Harvesting algae

Harvesting algae after its growing cycle is the first step in processing it into biofuel in a commercial process. Harvesting techniques depend on the type of algae used. Generally it involves two main processes: bulk harvesting and thickening. After harvesting the algae, it must be dried.

Bulk Harvesting

Figure 1. Flocculation process[1]

This method aims to separate the algae biomass from the growing solution. This usually begins with flocculation; adding chemicals to clump the suspended algae particles within the growing solution into bigger clusters (see figure 1). Various chemicals can be used for flocculation. The type of flocculant used will depend on the type of algae being produced the processs used to grow and convert the algae to a biofuel.[2]

Flocculation is followed by collecteing the clumped algae. This can be done by one of three methods:

  1. Filtration - using filters to capture and remove the clumped algae.
  2. Flotation - sending air bubbles to bring the algae clumps to the surface.
  3. Gravity sedimentation - using time and gravity to bring the algae clumps to the bottom.

Many variations of each process exist, which involve the addition of chemicals, pressurized apparatus or combined processes.[2]

Thickening

Thickening aims to concentrate the biomass after it is separated. This can be accomplished by using centrifugal forces, addition of chemicals, or using ultrasonic radiation.[2] In using centrifugal forces, the more dense component moves farther away from the spinning point, while the less dense component stays closer.

The idea is to continuously collect the algae without disturbing the growing cycle, to harvest an algae biomass with a low water content and to use the least amount of time, space, and money.

Dewatering

Dewatering involves removing the water from the collected algae so that further processing is possible and efficient. There are two approaches to this concept:

Drying by External Heat

Currently, drying algae using external heat is not economically feasible because of high costs. The process requires large amounts of time, space and money and as a result the costs are larger than any profits that could be earned.[3] A few methods of drying are sun drying, spray drying, shelf drying, drum drying and freeze drying.

Dewatering by Other Methods

OriginOil's Electro Water SeparationTM[4]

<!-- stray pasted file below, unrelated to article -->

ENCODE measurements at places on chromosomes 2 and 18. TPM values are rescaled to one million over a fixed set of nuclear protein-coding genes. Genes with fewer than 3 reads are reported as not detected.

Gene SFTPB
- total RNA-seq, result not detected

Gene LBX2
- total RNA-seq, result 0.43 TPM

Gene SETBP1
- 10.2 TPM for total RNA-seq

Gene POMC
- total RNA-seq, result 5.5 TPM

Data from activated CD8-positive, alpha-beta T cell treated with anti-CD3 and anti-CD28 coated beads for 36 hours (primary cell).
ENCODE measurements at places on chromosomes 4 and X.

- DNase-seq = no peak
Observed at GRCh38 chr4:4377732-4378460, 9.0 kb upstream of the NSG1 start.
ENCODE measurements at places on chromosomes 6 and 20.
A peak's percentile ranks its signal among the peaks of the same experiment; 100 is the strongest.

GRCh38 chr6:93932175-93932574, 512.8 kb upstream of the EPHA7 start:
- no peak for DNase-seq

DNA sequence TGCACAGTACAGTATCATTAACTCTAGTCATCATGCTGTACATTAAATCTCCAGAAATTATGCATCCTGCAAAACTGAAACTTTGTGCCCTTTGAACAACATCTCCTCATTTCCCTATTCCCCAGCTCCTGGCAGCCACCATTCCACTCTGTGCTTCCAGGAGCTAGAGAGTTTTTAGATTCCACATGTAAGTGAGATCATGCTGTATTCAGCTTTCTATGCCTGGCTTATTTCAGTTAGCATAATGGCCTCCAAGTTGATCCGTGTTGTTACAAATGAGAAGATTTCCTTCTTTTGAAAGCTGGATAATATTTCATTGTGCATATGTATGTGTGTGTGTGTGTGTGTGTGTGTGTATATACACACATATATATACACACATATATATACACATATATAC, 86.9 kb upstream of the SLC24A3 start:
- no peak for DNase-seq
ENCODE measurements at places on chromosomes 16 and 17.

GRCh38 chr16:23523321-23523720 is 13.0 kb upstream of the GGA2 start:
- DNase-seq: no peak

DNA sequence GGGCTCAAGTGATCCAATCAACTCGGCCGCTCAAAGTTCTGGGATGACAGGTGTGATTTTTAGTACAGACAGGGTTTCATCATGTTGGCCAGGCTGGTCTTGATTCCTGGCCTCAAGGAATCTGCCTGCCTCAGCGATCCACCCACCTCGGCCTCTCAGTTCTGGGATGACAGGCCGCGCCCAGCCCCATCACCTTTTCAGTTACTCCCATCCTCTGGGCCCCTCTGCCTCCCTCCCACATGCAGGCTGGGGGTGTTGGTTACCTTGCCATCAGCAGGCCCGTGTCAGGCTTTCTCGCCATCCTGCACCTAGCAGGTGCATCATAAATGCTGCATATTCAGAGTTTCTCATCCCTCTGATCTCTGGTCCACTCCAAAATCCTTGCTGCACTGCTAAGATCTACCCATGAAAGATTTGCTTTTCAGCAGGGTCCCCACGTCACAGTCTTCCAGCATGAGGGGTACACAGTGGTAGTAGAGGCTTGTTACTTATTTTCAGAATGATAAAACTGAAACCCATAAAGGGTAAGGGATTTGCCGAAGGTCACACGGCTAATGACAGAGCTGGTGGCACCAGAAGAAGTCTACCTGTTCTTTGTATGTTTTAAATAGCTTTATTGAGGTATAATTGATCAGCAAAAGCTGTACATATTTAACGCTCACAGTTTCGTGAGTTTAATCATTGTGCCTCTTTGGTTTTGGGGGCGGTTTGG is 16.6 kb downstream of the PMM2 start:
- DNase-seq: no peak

There are many companies currently researching techniques to improve the dewatering process of algae. Below are two examples:

OriginOil, has a patent-pending electro-water separation device which can remove organic material, which includes algae, from water without the use of chemicals. The process involves sending electric pulses into the mixture to clump the algae and bring the clumps to the surface.[5]

AlgaeVenture, has introduced a solid-liquid separation model that separates materials using a conveyor belt system. The equipment uses the properties of adhesion and cohesion to separate algae from other materials used in the algae growth process. Adhesion is the tendency of different surfaces to cling to one another, while cohesion is the tendency of similar surfaces to cling to each other.[6]

The methods outlined above are only a few of the many processes used to harvest algae for biofuel production. Harvesting and dewatering the algae often go hand in hand. Many processes collect the algae from the growing cycle through dewatering. There are also many new processes which are still in development.

For Further Reading

References

  1. BYU Engineering and Technology "basic steps of flocculation" [Online]. Available: http://www.et.byu.edu/~wanderto/homealgaeproject/Harvesting%20Algae.html
  2. 2.0 2.1 2.2 L. Brennan, P. Owende “Biofuels from Microalgae”, Science Direct, [Online] February 2010, http://www.sciencedirect.com/science/article/pii/S1364032109002408 (Accessed: 31 October, 2013)
  3. Quantitative Uncertainty Analysis of Life Cycle Assessment for Algal Biofuel Production. Deborah L. Sills, Vidia Paramita, Michael J. Franke, Michael C. Johnson, Tal M. Akabas, Charles H. Greene, and Jefferson W. Tester. Environmental Science & Technology 2013 47 (2), 687-694
  4. OriginOil 2013 "Electro Water Separation" [Online]. Available: http://www.originoil.com/products/electro-water-separation
  5. “Electro Water Separation”, OriginOil, [Online] 2013, http://www.originoil.com/products/electro-water-separation (Accessed: 31 October, 2013)
  6. “Unique Solid-Liquid Separation Lab Equipment Introduced by AlterE Technologies”, PRWeb, [Online] September 2010, http://www.prweb.com/releases/AlterE/Separation/prweb4591484.htm (Accessed: 31 October, 2013)

Authors and Editors

Bethel Afework, Kailyn Stenhouse, Jason Donev
Last updated: June 4, 2018
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